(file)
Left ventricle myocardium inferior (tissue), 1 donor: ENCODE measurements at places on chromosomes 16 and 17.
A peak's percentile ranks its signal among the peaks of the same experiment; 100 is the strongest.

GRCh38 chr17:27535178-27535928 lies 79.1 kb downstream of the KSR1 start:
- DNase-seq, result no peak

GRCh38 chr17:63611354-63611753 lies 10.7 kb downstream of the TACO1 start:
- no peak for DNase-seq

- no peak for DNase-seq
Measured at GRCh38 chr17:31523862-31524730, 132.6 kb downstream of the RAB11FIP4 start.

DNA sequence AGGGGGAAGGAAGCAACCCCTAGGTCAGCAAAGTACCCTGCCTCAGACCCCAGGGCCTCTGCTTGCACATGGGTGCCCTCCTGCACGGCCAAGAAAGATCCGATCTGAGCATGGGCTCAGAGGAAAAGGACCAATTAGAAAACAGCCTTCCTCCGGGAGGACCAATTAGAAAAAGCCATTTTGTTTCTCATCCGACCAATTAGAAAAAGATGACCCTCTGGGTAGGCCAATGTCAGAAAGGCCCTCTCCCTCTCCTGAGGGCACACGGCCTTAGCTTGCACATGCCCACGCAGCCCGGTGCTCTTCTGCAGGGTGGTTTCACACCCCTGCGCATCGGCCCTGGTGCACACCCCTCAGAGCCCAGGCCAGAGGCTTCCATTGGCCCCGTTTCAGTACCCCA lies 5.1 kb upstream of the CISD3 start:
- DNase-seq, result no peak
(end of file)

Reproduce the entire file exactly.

Left ventricle myocardium inferior (tissue), 1 donor: ENCODE measurements at places on chromosomes 16 and 17.
A peak's percentile ranks its signal among the peaks of the same experiment; 100 is the strongest.

GRCh38 chr17:27535178-27535928 lies 79.1 kb downstream of the KSR1 start:
- DNase-seq, result no peak

GRCh38 chr17:63611354-63611753 lies 10.7 kb downstream of the TACO1 start:
- no peak for DNase-seq

- no peak for DNase-seq
Measured at GRCh38 chr17:31523862-31524730, 132.6 kb downstream of the RAB11FIP4 start.

DNA sequence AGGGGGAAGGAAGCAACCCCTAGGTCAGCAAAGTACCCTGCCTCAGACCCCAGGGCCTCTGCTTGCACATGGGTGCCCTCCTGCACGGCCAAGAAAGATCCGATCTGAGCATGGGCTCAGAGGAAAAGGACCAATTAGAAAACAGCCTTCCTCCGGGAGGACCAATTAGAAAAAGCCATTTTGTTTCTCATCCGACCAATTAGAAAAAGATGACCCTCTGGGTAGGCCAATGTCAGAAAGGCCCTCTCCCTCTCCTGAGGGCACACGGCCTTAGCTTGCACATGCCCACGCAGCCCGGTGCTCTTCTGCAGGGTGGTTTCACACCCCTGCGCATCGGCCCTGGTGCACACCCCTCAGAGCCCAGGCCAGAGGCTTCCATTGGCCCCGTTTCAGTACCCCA lies 5.1 kb upstream of the CISD3 start:
- DNase-seq, result no peak